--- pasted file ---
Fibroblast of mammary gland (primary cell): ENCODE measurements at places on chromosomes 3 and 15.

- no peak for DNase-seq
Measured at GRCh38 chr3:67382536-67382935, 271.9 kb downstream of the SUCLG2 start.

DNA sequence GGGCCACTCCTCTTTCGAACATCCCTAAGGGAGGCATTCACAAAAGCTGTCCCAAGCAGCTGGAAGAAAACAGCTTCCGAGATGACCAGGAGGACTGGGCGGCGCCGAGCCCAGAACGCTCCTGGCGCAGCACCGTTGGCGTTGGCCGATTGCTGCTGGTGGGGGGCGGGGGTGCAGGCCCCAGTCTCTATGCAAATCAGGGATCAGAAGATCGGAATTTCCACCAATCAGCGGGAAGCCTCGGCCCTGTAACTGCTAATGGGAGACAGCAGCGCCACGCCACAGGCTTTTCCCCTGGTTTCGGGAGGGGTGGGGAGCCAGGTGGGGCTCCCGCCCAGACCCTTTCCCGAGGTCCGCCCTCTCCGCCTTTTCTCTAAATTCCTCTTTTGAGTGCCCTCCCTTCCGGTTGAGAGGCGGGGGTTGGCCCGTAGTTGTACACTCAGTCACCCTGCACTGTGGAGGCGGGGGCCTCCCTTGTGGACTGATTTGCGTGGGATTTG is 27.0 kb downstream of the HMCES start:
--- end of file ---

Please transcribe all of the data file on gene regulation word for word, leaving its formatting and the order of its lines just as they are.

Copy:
Fibroblast of mammary gland (primary cell): ENCODE measurements at places on chromosomes 3 and 15.

- no peak for DNase-seq
Measured at GRCh38 chr3:67382536-67382935, 271.9 kb downstream of the SUCLG2 start.

DNA sequence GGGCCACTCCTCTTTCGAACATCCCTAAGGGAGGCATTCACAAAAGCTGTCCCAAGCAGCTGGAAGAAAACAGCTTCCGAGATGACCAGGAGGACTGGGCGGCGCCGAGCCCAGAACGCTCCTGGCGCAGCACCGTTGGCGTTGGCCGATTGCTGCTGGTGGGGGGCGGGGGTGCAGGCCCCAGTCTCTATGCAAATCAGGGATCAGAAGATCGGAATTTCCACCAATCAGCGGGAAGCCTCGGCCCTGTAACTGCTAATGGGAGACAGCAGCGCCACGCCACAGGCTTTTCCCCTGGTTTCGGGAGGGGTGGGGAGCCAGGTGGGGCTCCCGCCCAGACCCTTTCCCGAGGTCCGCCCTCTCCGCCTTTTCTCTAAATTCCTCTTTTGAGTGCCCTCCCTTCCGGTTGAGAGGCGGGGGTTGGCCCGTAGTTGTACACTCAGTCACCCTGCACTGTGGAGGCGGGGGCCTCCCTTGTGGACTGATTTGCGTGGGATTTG is 27.0 kb downstream of the HMCES start: